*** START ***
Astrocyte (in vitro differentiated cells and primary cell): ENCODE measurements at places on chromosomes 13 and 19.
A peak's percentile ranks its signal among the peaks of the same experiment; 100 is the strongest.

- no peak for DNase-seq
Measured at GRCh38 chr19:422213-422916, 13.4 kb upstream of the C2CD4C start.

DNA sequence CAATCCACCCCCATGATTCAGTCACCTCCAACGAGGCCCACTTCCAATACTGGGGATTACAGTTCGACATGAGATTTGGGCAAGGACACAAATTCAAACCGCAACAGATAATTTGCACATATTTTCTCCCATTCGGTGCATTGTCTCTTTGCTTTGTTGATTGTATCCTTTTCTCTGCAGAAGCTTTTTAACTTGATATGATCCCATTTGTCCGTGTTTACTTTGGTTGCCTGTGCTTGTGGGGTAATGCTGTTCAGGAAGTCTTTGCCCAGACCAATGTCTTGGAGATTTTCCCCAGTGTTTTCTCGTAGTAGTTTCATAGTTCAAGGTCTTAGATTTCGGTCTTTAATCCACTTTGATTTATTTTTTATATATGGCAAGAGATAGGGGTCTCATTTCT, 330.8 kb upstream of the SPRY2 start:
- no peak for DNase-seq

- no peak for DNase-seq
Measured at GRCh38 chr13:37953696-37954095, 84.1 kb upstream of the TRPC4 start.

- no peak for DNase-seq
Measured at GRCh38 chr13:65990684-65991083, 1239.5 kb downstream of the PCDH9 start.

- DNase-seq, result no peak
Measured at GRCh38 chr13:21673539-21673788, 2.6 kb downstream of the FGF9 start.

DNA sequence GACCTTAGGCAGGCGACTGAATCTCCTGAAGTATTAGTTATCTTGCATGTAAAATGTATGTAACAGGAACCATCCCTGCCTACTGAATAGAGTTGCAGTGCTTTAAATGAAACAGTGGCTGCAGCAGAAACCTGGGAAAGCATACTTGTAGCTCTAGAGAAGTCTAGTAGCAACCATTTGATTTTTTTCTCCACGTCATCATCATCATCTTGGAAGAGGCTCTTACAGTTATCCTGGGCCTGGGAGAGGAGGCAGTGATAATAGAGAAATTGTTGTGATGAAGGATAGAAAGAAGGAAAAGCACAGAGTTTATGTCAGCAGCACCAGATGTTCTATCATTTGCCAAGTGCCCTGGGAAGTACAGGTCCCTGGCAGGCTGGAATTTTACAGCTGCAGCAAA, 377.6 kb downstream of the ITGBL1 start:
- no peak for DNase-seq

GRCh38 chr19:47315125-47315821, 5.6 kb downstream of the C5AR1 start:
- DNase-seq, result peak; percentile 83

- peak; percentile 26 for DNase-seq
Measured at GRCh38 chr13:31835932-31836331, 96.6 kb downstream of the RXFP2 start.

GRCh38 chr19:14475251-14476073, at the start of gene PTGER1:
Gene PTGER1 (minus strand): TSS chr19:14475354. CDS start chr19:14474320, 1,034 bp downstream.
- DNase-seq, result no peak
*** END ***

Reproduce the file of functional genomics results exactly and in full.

Astrocyte (in vitro differentiated cells and primary cell): ENCODE measurements at places on chromosomes 13 and 19.
A peak's percentile ranks its signal among the peaks of the same experiment; 100 is the strongest.

- no peak for DNase-seq
Measured at GRCh38 chr19:422213-422916, 13.4 kb upstream of the C2CD4C start.

DNA sequence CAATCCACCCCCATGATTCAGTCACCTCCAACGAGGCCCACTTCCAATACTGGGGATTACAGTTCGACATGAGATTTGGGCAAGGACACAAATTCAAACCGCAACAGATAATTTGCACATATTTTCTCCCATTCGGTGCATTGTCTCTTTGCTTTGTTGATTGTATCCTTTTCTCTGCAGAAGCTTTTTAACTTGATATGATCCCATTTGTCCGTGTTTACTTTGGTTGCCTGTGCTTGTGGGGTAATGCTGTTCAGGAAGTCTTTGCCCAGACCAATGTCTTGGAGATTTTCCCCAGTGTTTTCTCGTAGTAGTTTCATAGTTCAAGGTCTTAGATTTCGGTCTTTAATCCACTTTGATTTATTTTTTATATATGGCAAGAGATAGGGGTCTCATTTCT, 330.8 kb upstream of the SPRY2 start:
- no peak for DNase-seq

- no peak for DNase-seq
Measured at GRCh38 chr13:37953696-37954095, 84.1 kb upstream of the TRPC4 start.

- no peak for DNase-seq
Measured at GRCh38 chr13:65990684-65991083, 1239.5 kb downstream of the PCDH9 start.

- DNase-seq, result no peak
Measured at GRCh38 chr13:21673539-21673788, 2.6 kb downstream of the FGF9 start.

DNA sequence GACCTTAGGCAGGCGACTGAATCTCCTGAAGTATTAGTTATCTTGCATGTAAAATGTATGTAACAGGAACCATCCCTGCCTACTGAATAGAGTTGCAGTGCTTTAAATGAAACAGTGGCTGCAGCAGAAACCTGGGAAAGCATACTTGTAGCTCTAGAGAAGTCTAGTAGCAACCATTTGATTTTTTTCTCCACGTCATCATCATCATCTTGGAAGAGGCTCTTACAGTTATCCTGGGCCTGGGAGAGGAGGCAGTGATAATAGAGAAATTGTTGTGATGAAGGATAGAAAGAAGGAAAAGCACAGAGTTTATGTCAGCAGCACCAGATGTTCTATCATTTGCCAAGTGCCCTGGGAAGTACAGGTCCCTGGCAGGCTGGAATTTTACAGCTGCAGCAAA, 377.6 kb downstream of the ITGBL1 start:
- no peak for DNase-seq

GRCh38 chr19:47315125-47315821, 5.6 kb downstream of the C5AR1 start:
- DNase-seq, result peak; percentile 83

- peak; percentile 26 for DNase-seq
Measured at GRCh38 chr13:31835932-31836331, 96.6 kb downstream of the RXFP2 start.

GRCh38 chr19:14475251-14476073, at the start of gene PTGER1:
Gene PTGER1 (minus strand): TSS chr19:14475354. CDS start chr19:14474320, 1,034 bp downstream.
- DNase-seq, result no peak